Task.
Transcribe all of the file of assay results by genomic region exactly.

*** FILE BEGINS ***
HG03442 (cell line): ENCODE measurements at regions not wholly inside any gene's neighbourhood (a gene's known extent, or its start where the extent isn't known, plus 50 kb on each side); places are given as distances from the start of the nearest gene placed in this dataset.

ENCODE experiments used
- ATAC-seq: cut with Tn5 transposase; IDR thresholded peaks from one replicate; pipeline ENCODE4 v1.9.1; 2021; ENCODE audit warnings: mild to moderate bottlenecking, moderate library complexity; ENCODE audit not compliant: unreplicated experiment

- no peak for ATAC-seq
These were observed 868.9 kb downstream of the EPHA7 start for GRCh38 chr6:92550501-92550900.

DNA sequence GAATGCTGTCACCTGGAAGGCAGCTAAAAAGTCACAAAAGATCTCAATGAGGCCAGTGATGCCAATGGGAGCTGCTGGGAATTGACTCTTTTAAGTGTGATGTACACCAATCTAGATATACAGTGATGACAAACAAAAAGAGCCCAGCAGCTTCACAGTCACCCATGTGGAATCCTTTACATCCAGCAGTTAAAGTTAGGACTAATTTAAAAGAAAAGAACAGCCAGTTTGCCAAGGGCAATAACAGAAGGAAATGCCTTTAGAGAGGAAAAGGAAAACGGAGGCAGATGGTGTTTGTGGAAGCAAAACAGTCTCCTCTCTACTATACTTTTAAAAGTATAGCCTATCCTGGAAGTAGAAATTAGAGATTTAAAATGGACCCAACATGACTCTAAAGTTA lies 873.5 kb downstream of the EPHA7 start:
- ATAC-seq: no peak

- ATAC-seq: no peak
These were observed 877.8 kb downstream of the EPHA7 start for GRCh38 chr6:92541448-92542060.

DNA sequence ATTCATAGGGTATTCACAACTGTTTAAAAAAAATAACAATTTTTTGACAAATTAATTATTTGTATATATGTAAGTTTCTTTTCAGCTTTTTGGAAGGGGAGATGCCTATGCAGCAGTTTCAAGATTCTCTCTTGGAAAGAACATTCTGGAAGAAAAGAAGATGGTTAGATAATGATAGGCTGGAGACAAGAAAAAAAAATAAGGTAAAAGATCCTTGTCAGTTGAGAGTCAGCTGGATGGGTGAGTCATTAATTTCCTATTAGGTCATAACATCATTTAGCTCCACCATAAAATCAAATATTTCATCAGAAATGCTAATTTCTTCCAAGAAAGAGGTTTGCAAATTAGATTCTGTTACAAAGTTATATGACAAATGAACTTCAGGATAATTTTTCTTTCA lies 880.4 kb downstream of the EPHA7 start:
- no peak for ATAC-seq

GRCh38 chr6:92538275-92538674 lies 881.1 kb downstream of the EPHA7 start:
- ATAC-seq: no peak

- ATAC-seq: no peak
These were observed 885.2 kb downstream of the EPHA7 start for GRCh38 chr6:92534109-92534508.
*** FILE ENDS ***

HG03442 (cell line): ENCODE measurements at regions not wholly inside any gene's neighbourhood (a gene's known extent, or its start where the extent isn't known, plus 50 kb on each side); places are given as distances from the start of the nearest gene placed in this dataset.

ENCODE experiments used
- ATAC-seq: cut with Tn5 transposase; IDR thresholded peaks from one replicate; pipeline ENCODE4 v1.9.1; 2021; ENCODE audit warnings: mild to moderate bottlenecking, moderate library complexity; ENCODE audit not compliant: unreplicated experiment

- no peak for ATAC-seq
These were observed 868.9 kb downstream of the EPHA7 start for GRCh38 chr6:92550501-92550900.

DNA sequence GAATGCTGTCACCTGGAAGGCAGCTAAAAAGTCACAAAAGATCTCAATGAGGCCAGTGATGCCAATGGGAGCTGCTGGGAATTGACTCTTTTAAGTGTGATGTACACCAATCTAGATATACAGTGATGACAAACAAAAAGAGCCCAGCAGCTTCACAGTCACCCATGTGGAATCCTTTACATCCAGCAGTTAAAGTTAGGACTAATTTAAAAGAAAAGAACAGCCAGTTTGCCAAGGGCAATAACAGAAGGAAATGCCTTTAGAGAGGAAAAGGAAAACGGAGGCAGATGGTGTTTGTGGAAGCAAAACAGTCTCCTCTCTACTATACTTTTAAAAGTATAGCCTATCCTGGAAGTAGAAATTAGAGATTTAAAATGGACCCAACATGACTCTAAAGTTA lies 873.5 kb downstream of the EPHA7 start:
- ATAC-seq: no peak

- ATAC-seq: no peak
These were observed 877.8 kb downstream of the EPHA7 start for GRCh38 chr6:92541448-92542060.

DNA sequence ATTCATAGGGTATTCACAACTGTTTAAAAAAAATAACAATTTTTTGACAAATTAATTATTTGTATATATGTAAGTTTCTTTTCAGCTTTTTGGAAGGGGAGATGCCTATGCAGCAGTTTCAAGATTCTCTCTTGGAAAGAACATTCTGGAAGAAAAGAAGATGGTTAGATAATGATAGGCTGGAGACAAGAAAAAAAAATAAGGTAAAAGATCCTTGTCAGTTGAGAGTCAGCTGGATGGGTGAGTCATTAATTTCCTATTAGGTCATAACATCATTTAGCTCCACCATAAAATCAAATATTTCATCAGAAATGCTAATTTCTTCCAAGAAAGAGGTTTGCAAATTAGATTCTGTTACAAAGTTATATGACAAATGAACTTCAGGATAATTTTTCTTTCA lies 880.4 kb downstream of the EPHA7 start:
- no peak for ATAC-seq

GRCh38 chr6:92538275-92538674 lies 881.1 kb downstream of the EPHA7 start:
- ATAC-seq: no peak

- ATAC-seq: no peak
These were observed 885.2 kb downstream of the EPHA7 start for GRCh38 chr6:92534109-92534508.